Kai Rigby was born at 25 weeks old, weighing only 1 pound, 7 ounces. The first eight months of his life were spent in the NICU, with his worried mother at his side. Eventually, he would be diagnosed with Angelman syndrome and chronic lung disease.
Danielle Rigby, his mother, found herself awash by a sea of unknowns.
“When my son was diagnosed, I hit the floor. I didn’t know what to do,” Rigby said. She worked full-time and had another child, a daughter, six years old. She was exhausted trying to pull together the resources her son needed while keeping her head afloat. As her son became school-aged, she was told that his needs were outside of the capabilities of her local public school. A doctor advised her to move.
These struggles awoke a passion inside of Rigby, a drive to ensure that no other parent in her shoes would ever feel as lost and overwhelmed as she did. When she saw an advertisement on Instagram for Coppin State University’s Nonprofit Leadership program, she jumped at the chance to channel her feelings into making change.
Coppin State University, located in Baltimore, is one of the few Historically Black Colleges or Universities (HBCUs) to offer an undergraduate degree in nonprofit work. Students can choose to major, minor, or earn their Certified Nonprofit Professional credential through the university's partnership with the Nonprofit Leadership Alliance (NLA), a mission-based organization for ethical and transparent nonprofits.
Nonprofits, particularly those in healthcare, social programs, and education, are one of the fastest growing economic sectors in America and offer some of the best paying jobs, according to a 2020 study by Johns Hopkins Center for Civil Society Studies. But even as employment opportunities abound, 90% of nonprofit CEOs and board chairs are white, according to a 2017 report by BoardSource, a network of leaders in the field.
Dr. John Hudgins, an associate professor in Coppin's Department of Applied Social and Political Sciences, helped create the Nonprofit Leadership program in 1997.
“There is a shortage of African Americans, in terms of leadership positions, in nonprofits. When we start looking at leadership, we find a shortage in the city of Baltimore, where the population is 65% Black,” said Hudgins. “Part of what we’re doing at this HBCU is filling the gap, but also living out that historical involvement of HBCUs, getting more Black men and women involved in leadership in these communities.”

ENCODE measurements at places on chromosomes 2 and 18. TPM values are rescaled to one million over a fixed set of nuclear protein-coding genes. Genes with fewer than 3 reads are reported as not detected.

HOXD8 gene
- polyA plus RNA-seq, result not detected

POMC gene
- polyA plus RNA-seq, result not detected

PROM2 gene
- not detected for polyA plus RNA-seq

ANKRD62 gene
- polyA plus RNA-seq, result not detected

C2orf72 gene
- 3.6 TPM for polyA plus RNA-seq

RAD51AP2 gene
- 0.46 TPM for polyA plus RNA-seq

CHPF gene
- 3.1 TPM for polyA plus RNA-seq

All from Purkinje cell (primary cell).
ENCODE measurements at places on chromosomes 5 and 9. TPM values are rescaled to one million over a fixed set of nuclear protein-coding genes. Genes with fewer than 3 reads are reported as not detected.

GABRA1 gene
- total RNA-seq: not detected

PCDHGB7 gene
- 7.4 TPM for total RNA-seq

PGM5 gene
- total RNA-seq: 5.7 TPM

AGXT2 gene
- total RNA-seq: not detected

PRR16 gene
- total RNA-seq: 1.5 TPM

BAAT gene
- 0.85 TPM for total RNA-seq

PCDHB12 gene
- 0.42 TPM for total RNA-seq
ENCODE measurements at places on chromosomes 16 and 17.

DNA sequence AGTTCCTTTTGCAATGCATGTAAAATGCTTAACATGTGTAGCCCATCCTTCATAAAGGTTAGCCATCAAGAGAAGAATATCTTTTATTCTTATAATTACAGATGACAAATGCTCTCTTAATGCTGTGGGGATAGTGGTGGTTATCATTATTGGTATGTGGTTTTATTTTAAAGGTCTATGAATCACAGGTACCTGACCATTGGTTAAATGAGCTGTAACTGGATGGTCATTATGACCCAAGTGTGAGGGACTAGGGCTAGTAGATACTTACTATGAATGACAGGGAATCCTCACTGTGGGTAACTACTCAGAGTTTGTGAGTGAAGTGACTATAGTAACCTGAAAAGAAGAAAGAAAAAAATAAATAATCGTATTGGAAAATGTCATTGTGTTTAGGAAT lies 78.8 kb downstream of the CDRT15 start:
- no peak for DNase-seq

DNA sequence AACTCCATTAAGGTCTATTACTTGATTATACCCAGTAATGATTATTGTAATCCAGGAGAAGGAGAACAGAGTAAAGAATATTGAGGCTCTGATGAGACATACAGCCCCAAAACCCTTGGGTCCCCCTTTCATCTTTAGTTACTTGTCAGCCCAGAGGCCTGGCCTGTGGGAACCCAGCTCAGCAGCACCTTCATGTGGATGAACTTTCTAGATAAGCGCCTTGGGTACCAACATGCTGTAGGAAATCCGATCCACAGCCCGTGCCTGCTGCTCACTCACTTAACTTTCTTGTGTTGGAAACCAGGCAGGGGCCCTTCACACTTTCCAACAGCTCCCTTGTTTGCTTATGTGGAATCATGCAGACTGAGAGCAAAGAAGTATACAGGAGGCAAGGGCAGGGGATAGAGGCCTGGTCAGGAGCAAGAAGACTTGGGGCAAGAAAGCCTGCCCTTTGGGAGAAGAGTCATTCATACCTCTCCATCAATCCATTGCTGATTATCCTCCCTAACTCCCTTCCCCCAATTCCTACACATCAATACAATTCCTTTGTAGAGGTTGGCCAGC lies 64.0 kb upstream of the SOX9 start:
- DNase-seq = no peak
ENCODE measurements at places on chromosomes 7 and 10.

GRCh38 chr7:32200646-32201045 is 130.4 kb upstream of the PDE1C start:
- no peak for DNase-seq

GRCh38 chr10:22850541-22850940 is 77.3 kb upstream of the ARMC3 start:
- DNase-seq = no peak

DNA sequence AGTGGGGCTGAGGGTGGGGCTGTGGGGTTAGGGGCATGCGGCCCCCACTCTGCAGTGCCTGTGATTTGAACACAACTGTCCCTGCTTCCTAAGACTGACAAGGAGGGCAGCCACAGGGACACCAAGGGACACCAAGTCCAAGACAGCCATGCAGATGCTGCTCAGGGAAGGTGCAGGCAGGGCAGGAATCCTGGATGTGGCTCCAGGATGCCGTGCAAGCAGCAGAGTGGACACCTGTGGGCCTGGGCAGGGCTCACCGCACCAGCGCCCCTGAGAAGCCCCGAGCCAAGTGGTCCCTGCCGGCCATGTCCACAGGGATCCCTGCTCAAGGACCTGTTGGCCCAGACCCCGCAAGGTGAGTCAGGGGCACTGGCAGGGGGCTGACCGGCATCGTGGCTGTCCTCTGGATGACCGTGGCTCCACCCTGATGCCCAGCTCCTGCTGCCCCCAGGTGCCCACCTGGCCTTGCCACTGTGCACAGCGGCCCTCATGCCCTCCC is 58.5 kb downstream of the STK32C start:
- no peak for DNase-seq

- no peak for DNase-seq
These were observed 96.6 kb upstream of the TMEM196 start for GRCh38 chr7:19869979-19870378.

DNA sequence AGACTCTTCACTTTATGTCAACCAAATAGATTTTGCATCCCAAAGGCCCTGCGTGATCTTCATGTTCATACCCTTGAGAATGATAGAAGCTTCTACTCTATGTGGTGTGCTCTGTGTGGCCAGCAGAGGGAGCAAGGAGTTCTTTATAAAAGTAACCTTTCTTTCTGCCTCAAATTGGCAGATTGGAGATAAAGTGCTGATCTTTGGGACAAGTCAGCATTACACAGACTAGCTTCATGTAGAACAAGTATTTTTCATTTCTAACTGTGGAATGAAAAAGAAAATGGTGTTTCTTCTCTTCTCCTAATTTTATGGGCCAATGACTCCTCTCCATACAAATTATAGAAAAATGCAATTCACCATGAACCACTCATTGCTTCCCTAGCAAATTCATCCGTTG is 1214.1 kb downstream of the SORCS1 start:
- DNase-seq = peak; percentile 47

Hudgins said students and other institutions might not be aware of all the career opportunities within nonprofit spaces. Many Coppin students, he added, end up working in nonprofit fields after they graduate.
Dr. Tenyo Pearl, campus director of the NLA and program coordinator of Nonprofit Leadership at Coppin State University, said she’s often asked what makes this degree different from a traditional business major.
“At the heart of nonprofits, you have the mission, and it’s important for scholars to get attuned to their core values, what they’re passionate about,” said Pearl. “We’re able to cultivate the mission and those core values of emerging nonprofit leaders, expose them to coursework that will help them enhance or hone leadership competencies. It’s not just about the mission, you have to have those competencies to be effective.”
Students learn the administrative side of management, tackling the fiduciary responsibilities of business, while also learning how to turn their passion into measurable results. Courses cover a broad range, from the principles of marketing and fundraising to human resources and behavior. Students take at least one internship placement course, and CSU connects their interests with partnered local and national nonprofits, like I AM MENtality, a Baltimore nonprofit that develops the leadership capacity of young men through educational opportunities, or the Boy Scouts of America.
“We get to work with really unique scholars, who make the choice to make a difference in the community, in the lives of others and the community at large, which makes it very rewarding,” said Pearl.
Rigby is now a senior at Coppin, expecting to graduate in May. Her son, who just turned 11 in March, is “very active, happy, and friendly,” she said.
Post-graduation, Rigby plans to build the network she envisioned for parents like her, connecting them with the resources needed to face complicated diagnoses. She also wants to create what she called “NICU books,” stories from those with experience to share with new NICU parents, and she’s planning to work with the school systems to help them develop better programs for children with special needs.
“The Nonprofit Leadership curriculum talks about how to use your passion and turn it into a helpful organization for the community, but also what to do to run that business and make it successful,” Rigby said. “Now I have the passion, the drive, and I know what needs to be done.”
Liann Herder can be reached at [email protected].